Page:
Traveling the speed of earth? Don't you know? You are ALWAYS traveling at the speed of Earth (which I will refer to "the speed of Earth rotation" with here on). What you consider your speed is dependent on a point of reference. If you weren't traveling at any speed at all, you would be sliding on Earth's surface. Gravity forces you to move at the same speed of Earth. Now if you were to travel at the speed of Earth, with Earth as your point of reference, you'd be doing no more than just revolving around the earth at high speeds. It would still take time to travel around the earth. Earth in two dimensions has a circumpherence (sp?) of ~78540 miles. You'd have to travel at ~78540MPH to travel around the Earth in unit time. So what? It still took time to make that revolution. 1 hour. There is an asymtope, however. No matter how fast you spun around Earth, it would still take time. Nothing special would happen. The same amount of time would pass for the other people as passed for you.

If you just want to flame me, go ahead and let me ignore you. Intelligent opinions and arguments are extremely welcome. I just finished my Freshman year of High School, and I haven't had a single physical science class at all, so these are just my own thoughts.

Clyde
06-26-2004, 01:25 PM
I seriously don't think that clocks figure time out by themselves. We set them, they increment. They don't think, they just do. We set them to increment synced to what we consider a second. That's all. Just an incrementer. No matter if you are on a mountain or 20,000 leagues under the sea, your normalized position on earth from the center is the same. 24 hours on a mountain, 24 hours under the sea.

Special relativity (the abbreviated version):

The faster an object travels, the slower time passes for it.

I just finished my Freshman year of High School, and I haven't had a single physical science class at all, so these are just my own thoughts.

Learning without thought is labour lost; thought without learning is perilous.
- Confucius

bludstayne
06-26-2004, 01:59 PM
Special relativity (the abbreviated version):

The faster an object travels, the slower time passes for it.

Learning without thought is labour lost; thought without learning is perilous.
- Confucius
You are speaking from a different viewpoint. I believe time does not exist, that it is just a concept of our mind. Therefore I don't believe it has definable characteristics, like matter and energy which are are very real, and therefore have definable characteristics. I might see things differently when I am educated in this, and I am aware of my ignorance. Please don't turn this into an argument, although I know that it isn't one yet, it may possibly turn into one unintentionally.

Clyde
06-26-2004, 02:06 PM
Define time... not easily dictionary.com gives:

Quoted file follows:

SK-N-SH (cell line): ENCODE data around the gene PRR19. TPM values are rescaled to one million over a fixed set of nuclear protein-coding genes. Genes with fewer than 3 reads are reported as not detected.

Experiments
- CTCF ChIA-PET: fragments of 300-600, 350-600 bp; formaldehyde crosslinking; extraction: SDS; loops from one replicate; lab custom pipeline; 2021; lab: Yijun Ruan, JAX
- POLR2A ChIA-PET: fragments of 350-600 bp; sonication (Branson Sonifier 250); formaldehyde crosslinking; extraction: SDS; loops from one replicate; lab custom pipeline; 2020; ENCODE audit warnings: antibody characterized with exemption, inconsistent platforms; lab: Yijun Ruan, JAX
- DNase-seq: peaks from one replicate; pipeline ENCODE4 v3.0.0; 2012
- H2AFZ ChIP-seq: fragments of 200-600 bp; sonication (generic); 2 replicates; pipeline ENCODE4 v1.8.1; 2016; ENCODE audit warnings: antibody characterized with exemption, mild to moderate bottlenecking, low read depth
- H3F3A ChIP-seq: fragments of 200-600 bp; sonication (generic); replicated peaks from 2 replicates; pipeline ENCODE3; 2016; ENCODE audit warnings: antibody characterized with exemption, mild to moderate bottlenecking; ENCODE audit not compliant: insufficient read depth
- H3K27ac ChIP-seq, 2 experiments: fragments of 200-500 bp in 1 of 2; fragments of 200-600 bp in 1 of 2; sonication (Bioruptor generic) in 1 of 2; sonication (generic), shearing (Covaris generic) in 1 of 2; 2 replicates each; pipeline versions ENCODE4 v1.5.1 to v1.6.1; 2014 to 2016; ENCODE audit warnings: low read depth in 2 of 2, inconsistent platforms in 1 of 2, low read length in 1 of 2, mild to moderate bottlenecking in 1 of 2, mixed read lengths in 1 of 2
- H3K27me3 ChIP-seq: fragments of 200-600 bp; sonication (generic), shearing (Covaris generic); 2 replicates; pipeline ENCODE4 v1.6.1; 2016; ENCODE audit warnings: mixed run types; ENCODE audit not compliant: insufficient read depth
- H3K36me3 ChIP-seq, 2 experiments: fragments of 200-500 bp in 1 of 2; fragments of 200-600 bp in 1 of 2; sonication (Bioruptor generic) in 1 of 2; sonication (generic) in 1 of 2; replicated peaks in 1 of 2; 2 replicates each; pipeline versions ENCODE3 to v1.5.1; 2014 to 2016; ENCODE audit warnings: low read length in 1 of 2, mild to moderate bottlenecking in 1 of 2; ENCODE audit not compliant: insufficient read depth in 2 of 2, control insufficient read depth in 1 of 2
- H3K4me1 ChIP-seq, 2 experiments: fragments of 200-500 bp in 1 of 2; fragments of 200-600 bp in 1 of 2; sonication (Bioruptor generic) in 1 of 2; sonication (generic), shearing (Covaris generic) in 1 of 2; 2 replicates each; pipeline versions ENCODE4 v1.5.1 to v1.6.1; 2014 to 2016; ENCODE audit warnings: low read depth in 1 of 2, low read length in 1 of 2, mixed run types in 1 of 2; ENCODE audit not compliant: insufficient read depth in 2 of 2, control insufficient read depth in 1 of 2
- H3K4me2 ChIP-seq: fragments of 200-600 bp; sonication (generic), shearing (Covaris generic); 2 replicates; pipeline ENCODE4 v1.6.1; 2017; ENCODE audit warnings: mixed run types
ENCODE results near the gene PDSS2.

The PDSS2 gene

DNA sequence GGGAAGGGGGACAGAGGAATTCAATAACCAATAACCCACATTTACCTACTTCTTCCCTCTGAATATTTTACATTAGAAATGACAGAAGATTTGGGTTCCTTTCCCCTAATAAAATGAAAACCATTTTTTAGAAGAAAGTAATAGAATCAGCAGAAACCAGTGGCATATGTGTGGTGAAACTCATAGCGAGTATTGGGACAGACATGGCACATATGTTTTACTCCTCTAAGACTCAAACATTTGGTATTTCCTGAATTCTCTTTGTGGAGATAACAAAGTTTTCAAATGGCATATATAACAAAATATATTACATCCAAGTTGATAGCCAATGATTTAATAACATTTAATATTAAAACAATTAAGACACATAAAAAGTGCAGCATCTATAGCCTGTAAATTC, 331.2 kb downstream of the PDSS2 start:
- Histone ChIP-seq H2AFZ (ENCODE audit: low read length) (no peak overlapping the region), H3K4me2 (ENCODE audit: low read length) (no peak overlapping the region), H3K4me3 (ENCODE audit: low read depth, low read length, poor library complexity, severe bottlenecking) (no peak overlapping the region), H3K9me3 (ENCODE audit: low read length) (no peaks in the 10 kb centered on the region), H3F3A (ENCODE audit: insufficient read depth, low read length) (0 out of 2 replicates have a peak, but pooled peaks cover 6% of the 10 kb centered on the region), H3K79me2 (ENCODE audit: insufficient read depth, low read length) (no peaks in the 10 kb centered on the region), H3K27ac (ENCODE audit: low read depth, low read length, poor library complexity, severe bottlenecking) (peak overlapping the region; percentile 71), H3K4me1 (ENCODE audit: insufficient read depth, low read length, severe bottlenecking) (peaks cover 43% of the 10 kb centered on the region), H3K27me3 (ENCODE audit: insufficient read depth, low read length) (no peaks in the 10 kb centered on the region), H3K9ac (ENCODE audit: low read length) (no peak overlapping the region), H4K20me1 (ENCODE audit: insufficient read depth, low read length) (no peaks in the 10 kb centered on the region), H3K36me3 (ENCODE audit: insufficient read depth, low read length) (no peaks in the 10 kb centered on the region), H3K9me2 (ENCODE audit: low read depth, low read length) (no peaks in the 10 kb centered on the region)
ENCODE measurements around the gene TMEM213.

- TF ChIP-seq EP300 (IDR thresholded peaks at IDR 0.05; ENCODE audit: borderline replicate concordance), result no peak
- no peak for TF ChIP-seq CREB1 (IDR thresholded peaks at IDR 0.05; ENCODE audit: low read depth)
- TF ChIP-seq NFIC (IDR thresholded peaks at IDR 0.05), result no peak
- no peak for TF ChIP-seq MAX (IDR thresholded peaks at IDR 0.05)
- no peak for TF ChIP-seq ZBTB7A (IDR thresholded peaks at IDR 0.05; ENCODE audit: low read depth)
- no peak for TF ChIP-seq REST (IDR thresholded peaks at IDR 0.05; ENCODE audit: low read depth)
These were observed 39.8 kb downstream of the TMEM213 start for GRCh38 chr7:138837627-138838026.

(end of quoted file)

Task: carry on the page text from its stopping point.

A nonspatial continuum in which events occur in apparently irreversible succession from the past through the present to the future

Which isn't too bad, but presumeably you know what time is. You know what a clock is, and a clock can be considered to measure intervals of time. A clock that is travelling at high speed will run slower than an otherwise identical clock that is travelling at low speed.

Or to put it another way, if i blasted off into space and spent in my estimation 5 years travelling away from earth at speeds close to the speed of light, then turned round and came back at the same speed. On my return I would be 10 years older, but i would find the people i left behind were much more than 10 years older.

Clyde
06-26-2004, 02:12 PM
I believe time does not exist, that it is just a concept of our mind. Therefore I don't believe it has definable characteristics, like matter and energy which are are very real, and therefore have definable characteristics.

You have to be extremely carefull nailing down _exactly_ what you mean when you say you don't think time exists. Even if you doubt that time flows (which actually turns out not be so unreasonable), it seems very hard to claim that there is not some form of non-spacial variable that physical systems depend on that ties into to our psychological sensation of time.

LuckY
06-26-2004, 11:47 PM
Or to put it another way, if i blasted off into space and spent in my estimation 5 years travelling away from earth at speeds close to the speed of light, then turned round and came back at the same speed. On my return I would be 10 years older, but i would find the people i left behind were much more than 10 years older.
Thank you very much. I'm so glad more of an intellectual (and such a knowledgable person) could explain exactly what I have been trying to say so simply.

Sang-drax
06-27-2004, 01:21 PM
How did you arrive at that conclusion? The earth doesn't travel fast enough for that, unless we're talking an EXTREMELY small scale. If that's the case, then geosynchronous satellites are time machines. Also, we travel through time just by walking, since we are moving faster that the earth is rotating at that point.
Yes, they are 'time machines'.
The GPS system (which is based of very, very exact timing) has to take the different speeds to time into account due to the altitude difference of the satellites and the ground.